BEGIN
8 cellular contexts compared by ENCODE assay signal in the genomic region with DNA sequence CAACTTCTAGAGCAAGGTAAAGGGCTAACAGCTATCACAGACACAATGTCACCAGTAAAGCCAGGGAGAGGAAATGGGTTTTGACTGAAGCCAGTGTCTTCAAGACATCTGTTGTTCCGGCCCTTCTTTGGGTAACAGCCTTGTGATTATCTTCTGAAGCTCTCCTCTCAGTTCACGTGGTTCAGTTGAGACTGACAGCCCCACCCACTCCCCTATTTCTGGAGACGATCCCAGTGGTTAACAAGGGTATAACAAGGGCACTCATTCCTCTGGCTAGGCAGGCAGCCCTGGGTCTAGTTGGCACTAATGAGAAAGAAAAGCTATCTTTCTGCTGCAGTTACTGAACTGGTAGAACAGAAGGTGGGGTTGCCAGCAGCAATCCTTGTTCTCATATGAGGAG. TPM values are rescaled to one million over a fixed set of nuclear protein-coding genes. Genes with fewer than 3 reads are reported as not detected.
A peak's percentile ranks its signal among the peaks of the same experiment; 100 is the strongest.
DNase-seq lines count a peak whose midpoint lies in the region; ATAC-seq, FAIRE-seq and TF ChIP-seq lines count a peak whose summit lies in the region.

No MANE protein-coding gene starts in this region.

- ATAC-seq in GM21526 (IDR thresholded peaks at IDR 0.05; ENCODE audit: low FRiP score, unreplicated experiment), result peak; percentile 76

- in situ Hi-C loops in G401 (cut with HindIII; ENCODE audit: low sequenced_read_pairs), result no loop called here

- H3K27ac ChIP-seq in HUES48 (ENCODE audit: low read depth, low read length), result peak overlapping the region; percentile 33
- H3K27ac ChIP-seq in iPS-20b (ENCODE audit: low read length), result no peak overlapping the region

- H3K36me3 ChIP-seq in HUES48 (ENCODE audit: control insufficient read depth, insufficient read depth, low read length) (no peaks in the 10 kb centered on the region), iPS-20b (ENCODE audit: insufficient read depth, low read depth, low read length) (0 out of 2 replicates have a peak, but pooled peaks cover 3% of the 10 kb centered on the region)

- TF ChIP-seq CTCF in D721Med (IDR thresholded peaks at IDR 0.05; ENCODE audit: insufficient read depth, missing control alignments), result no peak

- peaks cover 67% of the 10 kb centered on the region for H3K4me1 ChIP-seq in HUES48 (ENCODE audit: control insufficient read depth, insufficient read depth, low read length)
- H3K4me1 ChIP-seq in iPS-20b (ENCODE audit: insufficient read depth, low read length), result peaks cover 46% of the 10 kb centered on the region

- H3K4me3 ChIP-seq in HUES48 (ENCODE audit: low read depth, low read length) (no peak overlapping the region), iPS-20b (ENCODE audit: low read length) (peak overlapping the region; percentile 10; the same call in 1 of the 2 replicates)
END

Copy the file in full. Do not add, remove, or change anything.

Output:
8 cellular contexts compared by ENCODE assay signal in the genomic region with DNA sequence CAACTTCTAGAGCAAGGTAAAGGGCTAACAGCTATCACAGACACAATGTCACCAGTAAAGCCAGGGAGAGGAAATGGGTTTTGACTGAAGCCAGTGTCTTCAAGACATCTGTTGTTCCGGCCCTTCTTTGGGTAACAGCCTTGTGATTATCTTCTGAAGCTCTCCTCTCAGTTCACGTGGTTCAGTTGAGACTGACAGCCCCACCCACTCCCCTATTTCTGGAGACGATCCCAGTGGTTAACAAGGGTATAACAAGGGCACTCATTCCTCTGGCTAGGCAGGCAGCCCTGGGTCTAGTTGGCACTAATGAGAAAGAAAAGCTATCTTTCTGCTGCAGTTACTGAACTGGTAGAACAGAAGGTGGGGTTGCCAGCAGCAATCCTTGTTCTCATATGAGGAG. TPM values are rescaled to one million over a fixed set of nuclear protein-coding genes. Genes with fewer than 3 reads are reported as not detected.
A peak's percentile ranks its signal among the peaks of the same experiment; 100 is the strongest.
DNase-seq lines count a peak whose midpoint lies in the region; ATAC-seq, FAIRE-seq and TF ChIP-seq lines count a peak whose summit lies in the region.

No MANE protein-coding gene starts in this region.

- ATAC-seq in GM21526 (IDR thresholded peaks at IDR 0.05; ENCODE audit: low FRiP score, unreplicated experiment), result peak; percentile 76

- in situ Hi-C loops in G401 (cut with HindIII; ENCODE audit: low sequenced_read_pairs), result no loop called here

- H3K27ac ChIP-seq in HUES48 (ENCODE audit: low read depth, low read length), result peak overlapping the region; percentile 33
- H3K27ac ChIP-seq in iPS-20b (ENCODE audit: low read length), result no peak overlapping the region

- H3K36me3 ChIP-seq in HUES48 (ENCODE audit: control insufficient read depth, insufficient read depth, low read length) (no peaks in the 10 kb centered on the region), iPS-20b (ENCODE audit: insufficient read depth, low read depth, low read length) (0 out of 2 replicates have a peak, but pooled peaks cover 3% of the 10 kb centered on the region)

- TF ChIP-seq CTCF in D721Med (IDR thresholded peaks at IDR 0.05; ENCODE audit: insufficient read depth, missing control alignments), result no peak

- peaks cover 67% of the 10 kb centered on the region for H3K4me1 ChIP-seq in HUES48 (ENCODE audit: control insufficient read depth, insufficient read depth, low read length)
- H3K4me1 ChIP-seq in iPS-20b (ENCODE audit: insufficient read depth, low read length), result peaks cover 46% of the 10 kb centered on the region

- H3K4me3 ChIP-seq in HUES48 (ENCODE audit: low read depth, low read length) (no peak overlapping the region), iPS-20b (ENCODE audit: low read length) (peak overlapping the region; percentile 10; the same call in 1 of the 2 replicates)